How to Improve Risk Management
"Optimism bias is an author's best friend."
Following on from "What's Wrong With Risk Management" here are my thoughts on the 'Answer' to the 'Problem'. How good are you at judgement and decision-making when it comes to complex risks? Most of us are subject to a variety of hardwired biases, heuristics and emotions. These are wonderful if, for example, a car swerves onto your sidewalk. There isn't time to calculate trajectories and options ⏤ you just follow your instinct to “get out of way of that big thing coming at me...now!” and take action without hesitation. The real problem for risk management relates to complex risks.
'Availability heuristic’ helps people predict the frequency of an event based on how easily an example can be brought to mind. It operates on the notion that, "If you can bring it easily to mind, it must be important." That worked well when our ancestors encountered snakes in the wilderness. In the 21st century, however, our media are rewarded with advertising income when they can keep you engaged. The media don’t report deaths due to diabetes, heart disease, medical errors or motor vehicles simply because they are common. Murder and air crashes are uncommon, but spectacular, so they get reported. But when you see them again and again on the news, your brain imprints such things to be of greater risk than they actually are. Hence, the rarer the event, the more we see of it, so the more common we believe it actually is.
Equally impressive is ‘optimism bias’. The belief that we'll do better than most others engaged in the same activity. We are all affected by it and, mostly, it's a good thing. I would never have started any of my books if it wasn't for optimism bias. It makes me think my books will be easier and faster to write than such projects are for others. They aren't, of course, and I know all about optimism bias; but for good reason I choose to give it free rein. And you should too, if you are thinking about writing a book. It is an author's best friend.
'Control bias’ means you are more likely to accept risks if you feel that you have some control over them ⏤ driving being a typical example. We are also especially attuned to risks involving people, particularly small children, with little regard to how likely they actually are. The ‘affect heuristic’ says that an overall good feeling towards a situation leads to a lower risk perception, and an overall bad feeling leads to a higher risk perception; which helps people underestimate risks for actions that have some ancillary benefit (e.g. smoking and skydiving).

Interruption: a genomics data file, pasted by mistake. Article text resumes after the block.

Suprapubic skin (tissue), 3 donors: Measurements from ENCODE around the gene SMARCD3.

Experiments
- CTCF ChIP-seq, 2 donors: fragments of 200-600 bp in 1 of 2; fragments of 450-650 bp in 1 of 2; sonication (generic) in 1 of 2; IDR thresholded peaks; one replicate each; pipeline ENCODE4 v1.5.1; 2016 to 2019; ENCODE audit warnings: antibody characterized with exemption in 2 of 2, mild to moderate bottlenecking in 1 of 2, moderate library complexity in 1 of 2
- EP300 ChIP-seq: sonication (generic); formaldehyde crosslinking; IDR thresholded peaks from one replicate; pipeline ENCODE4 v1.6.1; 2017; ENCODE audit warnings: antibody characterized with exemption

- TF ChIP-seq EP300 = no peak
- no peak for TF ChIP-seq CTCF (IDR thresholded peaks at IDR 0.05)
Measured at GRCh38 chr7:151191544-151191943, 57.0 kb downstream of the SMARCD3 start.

In short, we are a bundle of biases and it’s amazing that we have any conscious understanding of risk at all. If we can collectively learn, however slightly, to improve the way our risk management brains interact, that tiny improvement and subsequent re-allocation of resources is likely to vastly improve organisational, societal and global outcomes. In order to do this, however, we need to understand the issues and have the right tools for the job. A great book to give you some idea of the nature of the problem, is 'Thinking, Fast and Slow' by Daniel Kahneman.
Four key strategies
But all this isn't answering the real question of 'how to improve risk management?'. The answer is relatively simple to articulate, but challenging to implement, so I'll propose the following four key strategies:
1) Manage risk with a consistent framework (my recommendation is ISO31000).
2) Challenge yourself and your colleagues to seek and use solid statistics and data, rather than assumptions.
4) Use calibration training to learn to understand risks in a way that represents their uncertainty.
In short, we can improve risk management by applying consistent systems and thinking within a framework that acknowledges, accepts and makes some allowance for human errors, emotions, biases and heuristics. And, by using our emotions and biases to our advantage, whether it comes to leaping out of the way of a speeding van or taking on yet another book project.